The Supreme Court affirmed the circuit court's judgment finding as a matter of law that Defendant Antero Resources Corporation breached the parties' contract and granting partial summary judgment in favor of Plaintiff Directional One Services Inc., USA, holding that the court did not err in its rulings.At issue was the ruling of the circuit court that because two separate documents involved the same parties, the same subject, and were clearly related, then the documents should be construed together as the terms of one contract between the parties. The Supreme Court affirmed the judgment of the circuit court in its entirety, holding that there was no merit to Defendant's allegations of error on appeal. View "Antero Resources Corp. v. Directional One Services, Inc., USA" on Justia Law

by
The Supreme Court reversed the portion of the order of the circuit court applying prejudgment interest to the jury verdict in this lawsuit alleging breach of express and implied warranties and other claims but otherwise affirmed, holding that the circuit court erred in its assessment of prejudgment interest.Plaintiff sued Defendant, a car dealership, alleging breaches of consumer laws and contract principles. During discovery, DCW withheld requested documents even after the circuit court imposed monetary sanctions. When the requested documents appeared as an exhibit in DCW's motion for summary judgment the circuit court denied the motion and sanctioned DCW. The Supreme Court affirmed in part and reversed and remanded in part, holding that the circuit court (1) did not abuse its discretion by issuing the sanction, approving the jury's verdict, and ordering DCW to pay attorney fees and costs; but (2) erred by applying prejudgment interest to the entire verdict. View "Dan's Car World, LLC v. Delaney" on Justia Law

by
The Supreme Court affirmed the order of the circuit court denying Petitioner's motion to compel arbitration, holding that the circuit court did not err.Respondents Louise McGraw and Charlotte Rodgers, by and through their daughters, Nancy Reuschel and Loretta Holcomb, filed a complaint against Petitioner, Chancellor Senior Management, Ltd., arguing that Petitioner defrauded their mothers by making misrepresentations and misleading statements and concealing material facts, in violation of the West Virginia Consumer Credit and Protection Act (WVCCPA). See W. Va. Code 46A-1-101 to -8-102. Petitioner filed a motion to compel arbitration based on an arbitration provision set forth in the residency agreement Reuschel and Holcomb signed on behalf of their motions. The circuit court denied the motion, concluding that the agreement could not be enforced as written. The Supreme Court affirmed, holding that the circuit court did not err in determining that the arbitration agreement could not be enforced as written because it did not "comply with its own stated standards." View "Chancellor Senior Management, Ltd. v. McGraw" on Justia Law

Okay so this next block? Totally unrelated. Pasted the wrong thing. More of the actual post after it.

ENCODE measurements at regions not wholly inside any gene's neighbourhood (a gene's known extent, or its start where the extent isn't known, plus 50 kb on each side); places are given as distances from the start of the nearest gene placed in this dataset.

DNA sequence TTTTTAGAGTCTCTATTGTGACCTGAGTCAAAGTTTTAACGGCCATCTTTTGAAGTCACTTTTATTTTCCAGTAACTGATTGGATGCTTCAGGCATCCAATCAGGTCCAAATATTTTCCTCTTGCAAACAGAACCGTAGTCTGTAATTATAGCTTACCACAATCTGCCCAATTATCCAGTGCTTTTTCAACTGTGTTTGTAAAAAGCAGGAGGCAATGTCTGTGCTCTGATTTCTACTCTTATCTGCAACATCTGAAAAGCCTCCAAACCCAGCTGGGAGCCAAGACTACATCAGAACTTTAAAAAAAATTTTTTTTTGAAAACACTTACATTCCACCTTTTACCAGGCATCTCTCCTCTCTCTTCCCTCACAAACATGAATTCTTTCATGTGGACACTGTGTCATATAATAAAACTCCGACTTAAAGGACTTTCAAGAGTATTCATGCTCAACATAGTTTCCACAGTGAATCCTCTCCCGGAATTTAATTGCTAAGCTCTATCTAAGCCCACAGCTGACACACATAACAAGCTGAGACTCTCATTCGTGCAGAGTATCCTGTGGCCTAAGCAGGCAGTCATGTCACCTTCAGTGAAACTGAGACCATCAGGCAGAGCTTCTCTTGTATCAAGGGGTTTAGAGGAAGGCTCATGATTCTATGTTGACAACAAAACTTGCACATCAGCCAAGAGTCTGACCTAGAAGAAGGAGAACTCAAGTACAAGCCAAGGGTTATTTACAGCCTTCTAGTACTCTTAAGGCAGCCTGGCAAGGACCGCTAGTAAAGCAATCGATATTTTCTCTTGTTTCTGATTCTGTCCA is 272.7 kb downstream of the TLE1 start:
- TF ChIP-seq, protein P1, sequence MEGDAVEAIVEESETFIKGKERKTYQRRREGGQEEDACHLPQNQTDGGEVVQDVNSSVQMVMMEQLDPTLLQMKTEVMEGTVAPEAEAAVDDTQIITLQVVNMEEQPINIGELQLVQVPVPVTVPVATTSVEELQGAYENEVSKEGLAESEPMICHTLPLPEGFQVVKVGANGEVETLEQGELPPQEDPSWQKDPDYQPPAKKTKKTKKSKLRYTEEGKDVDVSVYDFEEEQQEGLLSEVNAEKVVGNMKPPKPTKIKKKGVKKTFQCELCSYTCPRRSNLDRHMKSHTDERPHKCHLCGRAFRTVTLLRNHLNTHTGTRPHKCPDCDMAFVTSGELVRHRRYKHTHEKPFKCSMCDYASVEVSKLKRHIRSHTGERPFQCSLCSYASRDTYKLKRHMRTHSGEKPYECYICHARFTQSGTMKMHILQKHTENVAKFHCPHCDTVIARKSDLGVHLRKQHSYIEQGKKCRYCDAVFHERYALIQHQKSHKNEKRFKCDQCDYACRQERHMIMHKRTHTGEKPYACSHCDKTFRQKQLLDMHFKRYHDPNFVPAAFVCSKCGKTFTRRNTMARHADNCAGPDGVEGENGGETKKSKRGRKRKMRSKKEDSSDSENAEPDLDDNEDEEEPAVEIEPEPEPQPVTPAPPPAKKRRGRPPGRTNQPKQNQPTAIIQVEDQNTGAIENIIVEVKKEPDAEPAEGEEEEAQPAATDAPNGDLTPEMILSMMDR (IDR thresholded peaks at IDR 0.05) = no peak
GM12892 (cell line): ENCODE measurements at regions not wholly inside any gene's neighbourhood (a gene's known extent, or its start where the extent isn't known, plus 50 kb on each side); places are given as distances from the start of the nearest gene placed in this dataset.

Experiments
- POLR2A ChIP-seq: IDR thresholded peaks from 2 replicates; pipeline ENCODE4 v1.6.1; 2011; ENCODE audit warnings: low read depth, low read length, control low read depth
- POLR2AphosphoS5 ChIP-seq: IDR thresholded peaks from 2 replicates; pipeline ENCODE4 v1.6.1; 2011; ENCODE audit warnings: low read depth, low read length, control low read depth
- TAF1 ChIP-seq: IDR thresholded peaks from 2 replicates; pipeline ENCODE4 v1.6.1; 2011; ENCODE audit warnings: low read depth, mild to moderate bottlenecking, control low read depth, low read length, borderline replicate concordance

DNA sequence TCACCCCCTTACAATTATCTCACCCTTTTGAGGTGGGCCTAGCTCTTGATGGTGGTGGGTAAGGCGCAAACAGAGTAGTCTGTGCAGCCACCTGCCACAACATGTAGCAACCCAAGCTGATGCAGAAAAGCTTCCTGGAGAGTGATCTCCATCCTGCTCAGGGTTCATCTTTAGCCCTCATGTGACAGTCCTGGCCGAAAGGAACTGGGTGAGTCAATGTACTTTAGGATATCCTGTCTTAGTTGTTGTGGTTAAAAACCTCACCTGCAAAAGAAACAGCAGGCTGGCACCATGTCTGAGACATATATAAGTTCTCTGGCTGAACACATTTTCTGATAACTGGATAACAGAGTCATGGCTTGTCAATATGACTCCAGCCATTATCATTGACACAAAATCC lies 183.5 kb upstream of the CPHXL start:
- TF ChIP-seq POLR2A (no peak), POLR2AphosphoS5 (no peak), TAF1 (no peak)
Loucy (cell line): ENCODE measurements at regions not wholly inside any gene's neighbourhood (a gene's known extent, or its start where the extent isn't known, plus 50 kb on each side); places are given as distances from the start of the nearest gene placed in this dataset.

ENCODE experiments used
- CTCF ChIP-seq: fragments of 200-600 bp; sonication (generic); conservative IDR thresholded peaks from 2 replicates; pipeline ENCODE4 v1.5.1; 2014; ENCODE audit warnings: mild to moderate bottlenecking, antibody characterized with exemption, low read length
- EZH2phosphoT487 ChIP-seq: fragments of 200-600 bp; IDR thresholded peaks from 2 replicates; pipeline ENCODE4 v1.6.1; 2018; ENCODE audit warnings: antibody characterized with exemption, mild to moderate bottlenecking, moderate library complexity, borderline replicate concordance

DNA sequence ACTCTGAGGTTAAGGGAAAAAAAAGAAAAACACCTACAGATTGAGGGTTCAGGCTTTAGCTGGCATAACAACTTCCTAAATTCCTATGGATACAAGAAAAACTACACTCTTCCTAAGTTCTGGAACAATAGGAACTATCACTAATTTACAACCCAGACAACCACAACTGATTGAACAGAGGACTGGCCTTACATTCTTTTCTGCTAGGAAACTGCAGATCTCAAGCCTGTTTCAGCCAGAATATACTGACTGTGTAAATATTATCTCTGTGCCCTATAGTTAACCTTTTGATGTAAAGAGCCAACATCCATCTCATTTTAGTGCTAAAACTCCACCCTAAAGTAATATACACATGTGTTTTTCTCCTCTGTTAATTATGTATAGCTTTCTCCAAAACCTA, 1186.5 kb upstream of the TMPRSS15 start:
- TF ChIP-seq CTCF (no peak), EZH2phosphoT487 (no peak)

by
The Supreme Court affirmed the order of the circuit court enforcing a settlement agreement between Petitioner and his insurer, Respondent Allstate Company, and denying Petitioner's request to amend his complaint or allow the filing of a new complaint, holding that there was no error.The settlement agreement at issue related to water damages occurring at Petitioner's real property. Petitioner failed to execute and return the agreement, after which Respondent filed a motion to enforce settlement. Petitioner then filed a motion to amend the complaint or, in the alternative, allow the filing of a new complaint. The circuit court granted Respondent's motion to enforce the settlement and denied Petitioner's motion to amend. The Supreme Court affirmed, holding that the circuit court did not err as to any of its challenged rulings. View "Donahue v. Mammoth Restoration & Cleaning" on Justia Law

by
The Supreme Court held that a county solid waste authority has no power to enter into a fixed-term employment contract with a non-civil service employee.In 2008, The Nicholas County Solid Waste Authority (NCSWA) entered into an employment contract with employee Larry Bradford under which Bradford was to continue in his position for a fixed term. In 2014, the West Virginia Solid Waste Management Board (WVSWMB) exercised its statutory power of supersedure over the NCSWA. The next day, the WVSWMB terminated Bradford's employment. Bradford brought suit, asserting causes of action for violation of the West Virginia Wage Payment and Collection Act and for breach of contract. After five years of litigation, the parties jointly moved the circuit court to certify questions to the Supreme Court. The Supreme Court accepted one certified question, which rendered the remaining three questions moot, answering that a county solid waste authority has no authority to enter into a fixed-term employment contract with a non-civil service employee and that any such contract is unenforceable and void as a matter of law. View "Bradford v. W. Va. Solid Waste Management Board" on Justia Law